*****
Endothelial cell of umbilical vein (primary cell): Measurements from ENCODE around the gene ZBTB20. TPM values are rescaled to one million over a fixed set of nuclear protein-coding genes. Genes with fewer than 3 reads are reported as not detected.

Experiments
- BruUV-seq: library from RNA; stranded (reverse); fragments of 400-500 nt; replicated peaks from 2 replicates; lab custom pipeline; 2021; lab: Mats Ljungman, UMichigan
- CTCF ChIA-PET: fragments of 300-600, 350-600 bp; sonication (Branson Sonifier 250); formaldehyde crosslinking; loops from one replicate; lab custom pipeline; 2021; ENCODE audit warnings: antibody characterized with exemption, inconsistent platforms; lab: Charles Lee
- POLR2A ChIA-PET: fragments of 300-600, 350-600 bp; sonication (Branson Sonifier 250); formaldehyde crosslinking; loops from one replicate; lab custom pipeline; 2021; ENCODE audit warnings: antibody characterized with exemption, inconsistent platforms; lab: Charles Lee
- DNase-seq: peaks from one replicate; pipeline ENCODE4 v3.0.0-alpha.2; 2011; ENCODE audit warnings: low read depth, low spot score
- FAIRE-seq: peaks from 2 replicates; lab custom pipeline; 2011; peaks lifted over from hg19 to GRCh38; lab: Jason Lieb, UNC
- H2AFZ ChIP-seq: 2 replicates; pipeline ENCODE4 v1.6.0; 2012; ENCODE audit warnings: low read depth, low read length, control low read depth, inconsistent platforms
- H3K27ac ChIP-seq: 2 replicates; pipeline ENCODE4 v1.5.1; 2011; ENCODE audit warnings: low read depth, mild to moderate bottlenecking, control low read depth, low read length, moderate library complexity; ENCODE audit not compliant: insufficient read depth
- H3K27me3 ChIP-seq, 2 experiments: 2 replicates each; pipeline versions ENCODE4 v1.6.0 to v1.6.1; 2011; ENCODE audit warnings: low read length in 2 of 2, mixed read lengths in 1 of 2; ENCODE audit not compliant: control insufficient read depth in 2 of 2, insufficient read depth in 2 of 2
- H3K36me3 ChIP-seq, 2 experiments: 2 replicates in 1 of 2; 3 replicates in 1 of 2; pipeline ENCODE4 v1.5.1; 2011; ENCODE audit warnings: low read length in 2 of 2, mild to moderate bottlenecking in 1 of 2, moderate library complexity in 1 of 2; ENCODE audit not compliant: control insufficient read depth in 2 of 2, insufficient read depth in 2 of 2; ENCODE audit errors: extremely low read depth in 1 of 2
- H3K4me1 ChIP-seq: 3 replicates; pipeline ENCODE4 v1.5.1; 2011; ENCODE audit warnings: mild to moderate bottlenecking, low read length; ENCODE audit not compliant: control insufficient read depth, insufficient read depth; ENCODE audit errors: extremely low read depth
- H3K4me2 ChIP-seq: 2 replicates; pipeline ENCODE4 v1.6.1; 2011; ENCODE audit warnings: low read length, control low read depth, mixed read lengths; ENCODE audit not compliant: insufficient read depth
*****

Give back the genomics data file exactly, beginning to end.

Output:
Endothelial cell of umbilical vein (primary cell): Measurements from ENCODE around the gene ZBTB20. TPM values are rescaled to one million over a fixed set of nuclear protein-coding genes. Genes with fewer than 3 reads are reported as not detected.

Experiments
- BruUV-seq: library from RNA; stranded (reverse); fragments of 400-500 nt; replicated peaks from 2 replicates; lab custom pipeline; 2021; lab: Mats Ljungman, UMichigan
- CTCF ChIA-PET: fragments of 300-600, 350-600 bp; sonication (Branson Sonifier 250); formaldehyde crosslinking; loops from one replicate; lab custom pipeline; 2021; ENCODE audit warnings: antibody characterized with exemption, inconsistent platforms; lab: Charles Lee
- POLR2A ChIA-PET: fragments of 300-600, 350-600 bp; sonication (Branson Sonifier 250); formaldehyde crosslinking; loops from one replicate; lab custom pipeline; 2021; ENCODE audit warnings: antibody characterized with exemption, inconsistent platforms; lab: Charles Lee
- DNase-seq: peaks from one replicate; pipeline ENCODE4 v3.0.0-alpha.2; 2011; ENCODE audit warnings: low read depth, low spot score
- FAIRE-seq: peaks from 2 replicates; lab custom pipeline; 2011; peaks lifted over from hg19 to GRCh38; lab: Jason Lieb, UNC
- H2AFZ ChIP-seq: 2 replicates; pipeline ENCODE4 v1.6.0; 2012; ENCODE audit warnings: low read depth, low read length, control low read depth, inconsistent platforms
- H3K27ac ChIP-seq: 2 replicates; pipeline ENCODE4 v1.5.1; 2011; ENCODE audit warnings: low read depth, mild to moderate bottlenecking, control low read depth, low read length, moderate library complexity; ENCODE audit not compliant: insufficient read depth
- H3K27me3 ChIP-seq, 2 experiments: 2 replicates each; pipeline versions ENCODE4 v1.6.0 to v1.6.1; 2011; ENCODE audit warnings: low read length in 2 of 2, mixed read lengths in 1 of 2; ENCODE audit not compliant: control insufficient read depth in 2 of 2, insufficient read depth in 2 of 2
- H3K36me3 ChIP-seq, 2 experiments: 2 replicates in 1 of 2; 3 replicates in 1 of 2; pipeline ENCODE4 v1.5.1; 2011; ENCODE audit warnings: low read length in 2 of 2, mild to moderate bottlenecking in 1 of 2, moderate library complexity in 1 of 2; ENCODE audit not compliant: control insufficient read depth in 2 of 2, insufficient read depth in 2 of 2; ENCODE audit errors: extremely low read depth in 1 of 2
- H3K4me1 ChIP-seq: 3 replicates; pipeline ENCODE4 v1.5.1; 2011; ENCODE audit warnings: mild to moderate bottlenecking, low read length; ENCODE audit not compliant: control insufficient read depth, insufficient read depth; ENCODE audit errors: extremely low read depth
- H3K4me2 ChIP-seq: 2 replicates; pipeline ENCODE4 v1.6.1; 2011; ENCODE audit warnings: low read length, control low read depth, mixed read lengths; ENCODE audit not compliant: insufficient read depth